In the world of weddings, seating arrangements are taken seriously. At this point, most if not all RSVP’s are in, and it’s time to seat parents, cousins, friends, friends of friends and everyone in between. For the upcoming Drew/Peterman wedding, we have over two hundred and fifty guests to successfully seat.
Thankfully mom, my wedding planner, is extremely organized and has a thoughtful process for accomplishing every task. The clever MOTB used paper plates and an enlarged version of our wedding list to help place guests. After all names were cut, the slips of paper were clipped to each plate based on tables of ten. Apparently, there are methods to certain aspects of wedding madness.
I’m a bride from the generation of Mean Girls. Don’t misunderstand me- I’ve never been and will never become a mean girl; it’s far from a coveted title. It is, however, a famous movie. If brides-to-be haven’t seen this film by now, don’t bother. However, there’s one line that remains popular and is consistently modified to fit just about every trend.
“You can’t sit with us.”
For example, at Pure Barre some say, “You can’t tuck with us.”
I must admit, although terrible, this phrase applies to weddings. Table etiquette is today’s discussion.
Some seating thoughts for consideration…
Can the bride and groom mix friends with family?
Absolutely. It’s challenging to make separate tables of ten for every category of loved ones attending. We have friends from different walks of life such as high school, college, work and Savannah! Some have met my cousins throughout the years, while others wouldn’t know Betty from Barbara if they guessed.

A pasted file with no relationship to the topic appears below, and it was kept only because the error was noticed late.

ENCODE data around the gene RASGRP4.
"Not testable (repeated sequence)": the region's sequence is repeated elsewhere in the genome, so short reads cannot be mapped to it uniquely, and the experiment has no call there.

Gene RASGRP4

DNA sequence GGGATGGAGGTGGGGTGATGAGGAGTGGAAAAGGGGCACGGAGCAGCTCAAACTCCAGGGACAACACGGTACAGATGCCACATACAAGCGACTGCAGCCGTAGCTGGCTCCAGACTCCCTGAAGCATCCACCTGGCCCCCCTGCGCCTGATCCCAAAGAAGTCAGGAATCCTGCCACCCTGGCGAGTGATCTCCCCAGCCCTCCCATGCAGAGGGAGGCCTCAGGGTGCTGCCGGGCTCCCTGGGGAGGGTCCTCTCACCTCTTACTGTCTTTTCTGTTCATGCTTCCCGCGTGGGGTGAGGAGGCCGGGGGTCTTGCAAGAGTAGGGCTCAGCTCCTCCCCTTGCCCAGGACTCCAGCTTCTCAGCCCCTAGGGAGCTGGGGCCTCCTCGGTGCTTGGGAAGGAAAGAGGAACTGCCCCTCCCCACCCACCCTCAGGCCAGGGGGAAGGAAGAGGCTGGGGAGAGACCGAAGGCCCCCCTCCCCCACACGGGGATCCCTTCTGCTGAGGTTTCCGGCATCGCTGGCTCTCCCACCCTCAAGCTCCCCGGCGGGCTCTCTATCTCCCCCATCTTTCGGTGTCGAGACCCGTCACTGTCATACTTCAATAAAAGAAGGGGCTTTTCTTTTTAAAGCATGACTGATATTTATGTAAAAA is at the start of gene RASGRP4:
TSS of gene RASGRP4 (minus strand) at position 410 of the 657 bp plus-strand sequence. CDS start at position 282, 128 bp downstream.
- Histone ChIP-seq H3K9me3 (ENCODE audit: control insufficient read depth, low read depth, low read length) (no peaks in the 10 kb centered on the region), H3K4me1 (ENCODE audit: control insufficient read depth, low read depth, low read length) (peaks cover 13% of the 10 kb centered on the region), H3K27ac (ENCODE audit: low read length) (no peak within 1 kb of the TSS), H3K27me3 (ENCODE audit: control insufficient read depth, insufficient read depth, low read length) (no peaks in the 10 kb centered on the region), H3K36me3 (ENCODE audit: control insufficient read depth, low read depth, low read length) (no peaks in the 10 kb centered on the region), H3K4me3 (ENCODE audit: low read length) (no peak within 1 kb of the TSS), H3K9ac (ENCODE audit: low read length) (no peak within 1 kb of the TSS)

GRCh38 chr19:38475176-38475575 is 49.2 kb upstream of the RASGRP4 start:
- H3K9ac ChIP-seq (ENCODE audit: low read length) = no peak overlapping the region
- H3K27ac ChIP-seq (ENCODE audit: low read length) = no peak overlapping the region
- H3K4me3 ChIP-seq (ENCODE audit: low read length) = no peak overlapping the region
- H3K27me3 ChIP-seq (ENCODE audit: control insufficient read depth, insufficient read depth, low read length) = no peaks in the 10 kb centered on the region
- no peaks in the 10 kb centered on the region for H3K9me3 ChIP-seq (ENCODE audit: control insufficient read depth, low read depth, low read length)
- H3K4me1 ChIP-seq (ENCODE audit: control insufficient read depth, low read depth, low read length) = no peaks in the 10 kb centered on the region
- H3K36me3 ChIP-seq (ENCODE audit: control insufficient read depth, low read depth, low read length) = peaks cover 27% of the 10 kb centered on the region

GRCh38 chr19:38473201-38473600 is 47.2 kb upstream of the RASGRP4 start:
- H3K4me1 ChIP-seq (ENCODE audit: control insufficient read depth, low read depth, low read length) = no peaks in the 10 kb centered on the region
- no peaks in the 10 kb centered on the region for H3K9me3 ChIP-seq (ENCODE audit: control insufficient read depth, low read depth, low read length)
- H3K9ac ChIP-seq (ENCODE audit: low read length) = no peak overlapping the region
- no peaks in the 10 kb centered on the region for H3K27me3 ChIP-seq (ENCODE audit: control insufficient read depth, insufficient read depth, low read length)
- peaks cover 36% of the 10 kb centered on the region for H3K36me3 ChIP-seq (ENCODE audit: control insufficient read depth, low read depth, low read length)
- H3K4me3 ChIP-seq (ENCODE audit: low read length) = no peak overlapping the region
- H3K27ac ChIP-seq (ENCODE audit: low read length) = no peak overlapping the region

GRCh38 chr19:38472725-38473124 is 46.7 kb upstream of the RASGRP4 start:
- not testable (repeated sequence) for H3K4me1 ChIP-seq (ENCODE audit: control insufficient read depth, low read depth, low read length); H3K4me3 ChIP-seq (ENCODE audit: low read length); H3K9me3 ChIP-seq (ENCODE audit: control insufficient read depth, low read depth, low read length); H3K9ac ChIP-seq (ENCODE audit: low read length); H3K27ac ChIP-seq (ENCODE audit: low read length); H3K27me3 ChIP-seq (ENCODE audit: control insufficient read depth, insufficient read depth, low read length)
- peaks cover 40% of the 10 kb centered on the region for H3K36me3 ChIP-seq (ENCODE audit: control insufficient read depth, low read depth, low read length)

Just remember: weddings are happy occasions where mingling is encouraged. Making new friends by the end of the evening is a plus.
my feelings exactly.
How strict are seating cards anyway? Is it acceptable for guests to switch tables?
Aside from the ceremony, weddings are loud, wild and unpredictable! Table cards simply help the rush from cocktail hour to the ballroom appear organized. Seating assignments should not be enforced. I encourage our friends and family members to table-hop. Guests who spend too much time sitting, miss the life of the party on the dance floor.
At our wedding, guests can and will sit with us. In fact, I will be
seated with my groom at a big table of friends instead of waving from a far off sweetheart table.